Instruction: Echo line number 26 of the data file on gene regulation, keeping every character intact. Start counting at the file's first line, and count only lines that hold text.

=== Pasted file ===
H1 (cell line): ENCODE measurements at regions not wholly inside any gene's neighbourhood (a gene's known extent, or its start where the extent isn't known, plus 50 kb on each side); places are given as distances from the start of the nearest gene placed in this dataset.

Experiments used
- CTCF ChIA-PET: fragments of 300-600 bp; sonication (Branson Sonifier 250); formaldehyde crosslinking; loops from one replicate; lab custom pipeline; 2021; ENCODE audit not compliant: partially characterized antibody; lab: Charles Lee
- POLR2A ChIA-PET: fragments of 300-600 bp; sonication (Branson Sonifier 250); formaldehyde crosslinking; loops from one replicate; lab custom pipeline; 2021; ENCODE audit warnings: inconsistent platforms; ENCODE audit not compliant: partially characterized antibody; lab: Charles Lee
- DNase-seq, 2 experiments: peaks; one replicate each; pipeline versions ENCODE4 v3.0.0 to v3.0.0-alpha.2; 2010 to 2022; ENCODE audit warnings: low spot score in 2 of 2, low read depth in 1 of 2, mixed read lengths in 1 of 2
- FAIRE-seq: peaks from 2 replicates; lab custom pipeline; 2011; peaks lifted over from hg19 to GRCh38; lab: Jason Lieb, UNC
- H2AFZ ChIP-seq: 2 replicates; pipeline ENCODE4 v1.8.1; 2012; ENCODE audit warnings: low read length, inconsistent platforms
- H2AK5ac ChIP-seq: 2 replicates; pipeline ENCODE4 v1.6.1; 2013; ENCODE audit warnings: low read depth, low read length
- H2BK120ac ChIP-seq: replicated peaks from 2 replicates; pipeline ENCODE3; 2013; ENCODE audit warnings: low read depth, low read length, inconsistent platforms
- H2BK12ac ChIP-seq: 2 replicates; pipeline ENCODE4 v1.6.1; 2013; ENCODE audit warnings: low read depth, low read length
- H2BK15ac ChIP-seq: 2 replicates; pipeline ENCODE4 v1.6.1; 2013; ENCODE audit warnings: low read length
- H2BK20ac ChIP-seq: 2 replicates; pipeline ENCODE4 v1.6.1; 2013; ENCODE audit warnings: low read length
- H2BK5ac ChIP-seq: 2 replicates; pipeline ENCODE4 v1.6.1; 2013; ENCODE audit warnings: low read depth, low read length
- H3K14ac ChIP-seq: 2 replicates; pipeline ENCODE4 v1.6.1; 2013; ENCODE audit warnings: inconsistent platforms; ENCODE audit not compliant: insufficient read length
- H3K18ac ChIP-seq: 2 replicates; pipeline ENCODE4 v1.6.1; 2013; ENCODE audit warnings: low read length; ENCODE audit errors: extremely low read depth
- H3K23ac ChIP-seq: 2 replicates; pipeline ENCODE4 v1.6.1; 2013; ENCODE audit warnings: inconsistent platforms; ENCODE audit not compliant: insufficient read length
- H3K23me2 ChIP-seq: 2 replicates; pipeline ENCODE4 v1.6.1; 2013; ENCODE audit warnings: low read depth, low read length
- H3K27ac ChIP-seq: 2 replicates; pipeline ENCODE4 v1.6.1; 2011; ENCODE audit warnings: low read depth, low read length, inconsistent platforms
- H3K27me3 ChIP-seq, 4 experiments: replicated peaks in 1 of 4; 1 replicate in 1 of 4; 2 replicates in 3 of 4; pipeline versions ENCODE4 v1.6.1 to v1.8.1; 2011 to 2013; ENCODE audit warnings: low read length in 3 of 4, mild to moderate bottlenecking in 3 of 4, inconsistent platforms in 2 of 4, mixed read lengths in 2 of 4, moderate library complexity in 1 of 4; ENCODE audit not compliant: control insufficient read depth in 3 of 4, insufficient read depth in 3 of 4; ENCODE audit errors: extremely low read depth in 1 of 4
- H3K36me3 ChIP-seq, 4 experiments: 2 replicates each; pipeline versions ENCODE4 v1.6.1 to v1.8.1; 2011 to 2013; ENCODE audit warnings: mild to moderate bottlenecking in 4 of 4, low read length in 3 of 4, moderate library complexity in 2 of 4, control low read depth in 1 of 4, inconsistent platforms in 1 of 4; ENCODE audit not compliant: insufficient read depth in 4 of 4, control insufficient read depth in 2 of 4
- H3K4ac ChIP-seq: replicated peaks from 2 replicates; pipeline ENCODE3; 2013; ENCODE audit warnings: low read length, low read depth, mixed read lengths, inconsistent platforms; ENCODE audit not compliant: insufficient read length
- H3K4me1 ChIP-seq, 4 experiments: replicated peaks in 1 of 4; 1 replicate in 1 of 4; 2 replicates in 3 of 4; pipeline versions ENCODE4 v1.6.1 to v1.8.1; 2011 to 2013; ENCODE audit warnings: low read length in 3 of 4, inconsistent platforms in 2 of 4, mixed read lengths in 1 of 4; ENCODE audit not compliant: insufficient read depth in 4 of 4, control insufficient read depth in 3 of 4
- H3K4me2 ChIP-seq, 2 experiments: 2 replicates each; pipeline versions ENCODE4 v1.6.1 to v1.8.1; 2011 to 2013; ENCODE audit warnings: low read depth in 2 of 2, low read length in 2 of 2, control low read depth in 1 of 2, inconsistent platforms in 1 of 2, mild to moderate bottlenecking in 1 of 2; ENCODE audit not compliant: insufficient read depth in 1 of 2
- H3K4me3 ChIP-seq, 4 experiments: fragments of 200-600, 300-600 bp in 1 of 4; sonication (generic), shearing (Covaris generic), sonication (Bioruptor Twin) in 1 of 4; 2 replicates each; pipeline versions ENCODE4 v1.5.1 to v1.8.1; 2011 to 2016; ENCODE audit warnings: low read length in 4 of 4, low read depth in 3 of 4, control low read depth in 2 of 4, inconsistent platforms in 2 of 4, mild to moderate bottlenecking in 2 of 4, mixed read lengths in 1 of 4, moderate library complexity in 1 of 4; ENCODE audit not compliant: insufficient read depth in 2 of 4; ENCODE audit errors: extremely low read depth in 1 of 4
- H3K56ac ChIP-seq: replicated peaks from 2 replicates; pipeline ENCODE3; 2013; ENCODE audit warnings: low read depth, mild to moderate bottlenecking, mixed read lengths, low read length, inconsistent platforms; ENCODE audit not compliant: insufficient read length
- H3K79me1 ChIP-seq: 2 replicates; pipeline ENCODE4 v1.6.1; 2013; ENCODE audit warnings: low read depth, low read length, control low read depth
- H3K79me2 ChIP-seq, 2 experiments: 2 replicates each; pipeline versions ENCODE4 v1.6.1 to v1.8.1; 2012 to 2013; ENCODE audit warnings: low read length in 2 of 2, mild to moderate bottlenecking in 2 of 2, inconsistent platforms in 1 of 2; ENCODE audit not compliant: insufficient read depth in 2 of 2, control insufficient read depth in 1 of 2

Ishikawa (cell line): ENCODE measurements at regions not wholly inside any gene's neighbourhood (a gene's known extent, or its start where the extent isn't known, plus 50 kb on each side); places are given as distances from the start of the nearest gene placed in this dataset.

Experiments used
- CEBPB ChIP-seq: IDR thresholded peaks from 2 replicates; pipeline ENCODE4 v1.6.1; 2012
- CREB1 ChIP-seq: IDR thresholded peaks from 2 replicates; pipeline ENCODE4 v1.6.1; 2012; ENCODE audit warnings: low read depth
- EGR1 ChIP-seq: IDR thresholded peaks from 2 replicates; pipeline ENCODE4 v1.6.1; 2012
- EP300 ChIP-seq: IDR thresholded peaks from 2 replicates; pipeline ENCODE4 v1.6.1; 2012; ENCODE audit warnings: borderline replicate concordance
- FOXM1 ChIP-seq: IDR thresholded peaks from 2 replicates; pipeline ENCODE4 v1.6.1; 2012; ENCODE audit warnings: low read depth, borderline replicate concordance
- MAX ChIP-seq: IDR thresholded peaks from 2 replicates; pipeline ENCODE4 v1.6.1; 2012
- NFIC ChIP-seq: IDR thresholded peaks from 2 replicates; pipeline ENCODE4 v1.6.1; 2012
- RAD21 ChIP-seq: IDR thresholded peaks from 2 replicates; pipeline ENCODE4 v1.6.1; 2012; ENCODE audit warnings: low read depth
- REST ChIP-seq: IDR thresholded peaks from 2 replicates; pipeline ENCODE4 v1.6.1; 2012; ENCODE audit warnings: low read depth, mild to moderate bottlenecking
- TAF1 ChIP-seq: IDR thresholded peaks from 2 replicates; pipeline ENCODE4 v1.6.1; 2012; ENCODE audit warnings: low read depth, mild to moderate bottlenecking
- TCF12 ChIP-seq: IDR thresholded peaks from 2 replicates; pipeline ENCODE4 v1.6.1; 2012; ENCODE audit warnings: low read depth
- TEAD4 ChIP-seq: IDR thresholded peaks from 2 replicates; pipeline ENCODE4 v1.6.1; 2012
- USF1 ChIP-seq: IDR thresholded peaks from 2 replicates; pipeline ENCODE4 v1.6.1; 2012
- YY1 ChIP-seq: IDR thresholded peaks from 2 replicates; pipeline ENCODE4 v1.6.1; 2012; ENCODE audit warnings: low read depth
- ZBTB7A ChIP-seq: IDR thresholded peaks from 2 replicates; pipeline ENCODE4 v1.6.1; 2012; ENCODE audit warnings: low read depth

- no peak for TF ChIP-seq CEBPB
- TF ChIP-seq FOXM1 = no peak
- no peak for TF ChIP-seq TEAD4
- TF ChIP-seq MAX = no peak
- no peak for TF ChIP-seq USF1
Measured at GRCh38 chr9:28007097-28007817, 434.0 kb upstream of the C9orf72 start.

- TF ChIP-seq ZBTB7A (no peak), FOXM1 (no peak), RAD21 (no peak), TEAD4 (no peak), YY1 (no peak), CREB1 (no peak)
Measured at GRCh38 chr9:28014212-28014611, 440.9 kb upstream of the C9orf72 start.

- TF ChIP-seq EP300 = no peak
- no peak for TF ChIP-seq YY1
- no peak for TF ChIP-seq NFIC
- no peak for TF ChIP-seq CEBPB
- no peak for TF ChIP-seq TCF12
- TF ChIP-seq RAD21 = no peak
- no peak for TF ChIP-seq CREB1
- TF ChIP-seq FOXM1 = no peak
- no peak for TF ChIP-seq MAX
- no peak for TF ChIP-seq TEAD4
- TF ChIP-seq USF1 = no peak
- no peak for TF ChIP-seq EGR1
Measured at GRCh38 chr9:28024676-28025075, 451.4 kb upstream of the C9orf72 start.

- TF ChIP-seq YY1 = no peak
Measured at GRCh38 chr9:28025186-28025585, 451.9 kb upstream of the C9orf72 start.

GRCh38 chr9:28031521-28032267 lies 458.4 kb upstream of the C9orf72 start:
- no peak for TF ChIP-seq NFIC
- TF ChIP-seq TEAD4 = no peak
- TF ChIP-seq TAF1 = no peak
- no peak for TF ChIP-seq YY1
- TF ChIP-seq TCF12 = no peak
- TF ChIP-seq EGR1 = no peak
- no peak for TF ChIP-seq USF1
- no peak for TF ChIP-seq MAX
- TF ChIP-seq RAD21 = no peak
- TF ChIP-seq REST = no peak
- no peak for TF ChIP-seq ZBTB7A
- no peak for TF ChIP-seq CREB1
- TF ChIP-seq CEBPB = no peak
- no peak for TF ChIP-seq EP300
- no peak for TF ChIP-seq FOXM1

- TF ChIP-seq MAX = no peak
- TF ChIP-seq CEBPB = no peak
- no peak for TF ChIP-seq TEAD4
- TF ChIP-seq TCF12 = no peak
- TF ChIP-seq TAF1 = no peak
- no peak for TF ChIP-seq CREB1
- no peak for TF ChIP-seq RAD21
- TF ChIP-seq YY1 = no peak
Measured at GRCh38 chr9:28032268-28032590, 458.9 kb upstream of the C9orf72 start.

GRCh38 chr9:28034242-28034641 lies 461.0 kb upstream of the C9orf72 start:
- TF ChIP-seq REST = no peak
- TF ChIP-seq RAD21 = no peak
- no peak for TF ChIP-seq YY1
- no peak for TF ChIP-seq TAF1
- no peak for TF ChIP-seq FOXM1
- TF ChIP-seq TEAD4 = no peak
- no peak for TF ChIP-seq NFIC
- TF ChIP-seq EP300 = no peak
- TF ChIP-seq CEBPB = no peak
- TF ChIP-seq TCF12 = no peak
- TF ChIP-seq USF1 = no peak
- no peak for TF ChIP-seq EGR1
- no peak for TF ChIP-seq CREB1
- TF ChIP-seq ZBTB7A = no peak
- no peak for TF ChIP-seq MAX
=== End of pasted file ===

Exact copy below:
- H3K79me1 ChIP-seq: 2 replicates; pipeline ENCODE4 v1.6.1; 2013; ENCODE audit warnings: low read depth, low read length, control low read depth